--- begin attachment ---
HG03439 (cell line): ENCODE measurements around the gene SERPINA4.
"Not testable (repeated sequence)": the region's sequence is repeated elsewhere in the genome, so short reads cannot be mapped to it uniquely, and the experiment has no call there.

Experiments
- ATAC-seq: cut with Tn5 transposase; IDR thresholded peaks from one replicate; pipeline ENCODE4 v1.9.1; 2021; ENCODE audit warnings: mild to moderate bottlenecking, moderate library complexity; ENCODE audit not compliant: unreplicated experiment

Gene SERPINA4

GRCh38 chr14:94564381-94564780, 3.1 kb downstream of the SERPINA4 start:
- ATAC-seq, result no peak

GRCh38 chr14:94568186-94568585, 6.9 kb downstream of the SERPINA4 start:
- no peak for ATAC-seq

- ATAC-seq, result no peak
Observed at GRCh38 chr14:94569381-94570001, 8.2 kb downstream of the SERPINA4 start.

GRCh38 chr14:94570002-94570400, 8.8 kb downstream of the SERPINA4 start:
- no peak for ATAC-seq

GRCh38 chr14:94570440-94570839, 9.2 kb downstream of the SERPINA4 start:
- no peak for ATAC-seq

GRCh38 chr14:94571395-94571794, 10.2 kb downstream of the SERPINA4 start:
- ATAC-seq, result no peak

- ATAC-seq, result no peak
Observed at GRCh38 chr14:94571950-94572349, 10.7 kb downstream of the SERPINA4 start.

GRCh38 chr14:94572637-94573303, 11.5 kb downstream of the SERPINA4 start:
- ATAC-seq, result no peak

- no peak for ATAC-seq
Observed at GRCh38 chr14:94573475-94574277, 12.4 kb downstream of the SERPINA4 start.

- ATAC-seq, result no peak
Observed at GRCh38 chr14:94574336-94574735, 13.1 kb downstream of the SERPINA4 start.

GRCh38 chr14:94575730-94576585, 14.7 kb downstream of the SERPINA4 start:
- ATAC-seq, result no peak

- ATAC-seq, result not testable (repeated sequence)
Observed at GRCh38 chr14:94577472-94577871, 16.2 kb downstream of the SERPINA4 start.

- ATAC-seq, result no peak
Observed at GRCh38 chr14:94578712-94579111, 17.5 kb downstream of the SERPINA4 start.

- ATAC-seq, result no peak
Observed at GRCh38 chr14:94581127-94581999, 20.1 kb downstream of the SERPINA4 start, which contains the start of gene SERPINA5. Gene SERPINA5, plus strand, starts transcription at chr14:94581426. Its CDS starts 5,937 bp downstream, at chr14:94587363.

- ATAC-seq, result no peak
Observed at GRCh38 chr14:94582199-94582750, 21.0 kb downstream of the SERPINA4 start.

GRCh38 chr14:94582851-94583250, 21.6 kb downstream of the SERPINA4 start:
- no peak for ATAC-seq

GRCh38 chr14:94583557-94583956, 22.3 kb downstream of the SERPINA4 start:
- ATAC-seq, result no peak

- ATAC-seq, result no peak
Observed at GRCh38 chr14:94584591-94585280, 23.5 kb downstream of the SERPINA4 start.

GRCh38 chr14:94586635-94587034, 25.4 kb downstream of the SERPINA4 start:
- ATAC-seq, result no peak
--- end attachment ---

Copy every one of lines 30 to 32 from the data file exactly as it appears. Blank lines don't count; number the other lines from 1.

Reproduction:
- ATAC-seq, result no peak
Observed at GRCh38 chr14:94578712-94579111, 17.5 kb downstream of the SERPINA4 start.

- ATAC-seq, result no peak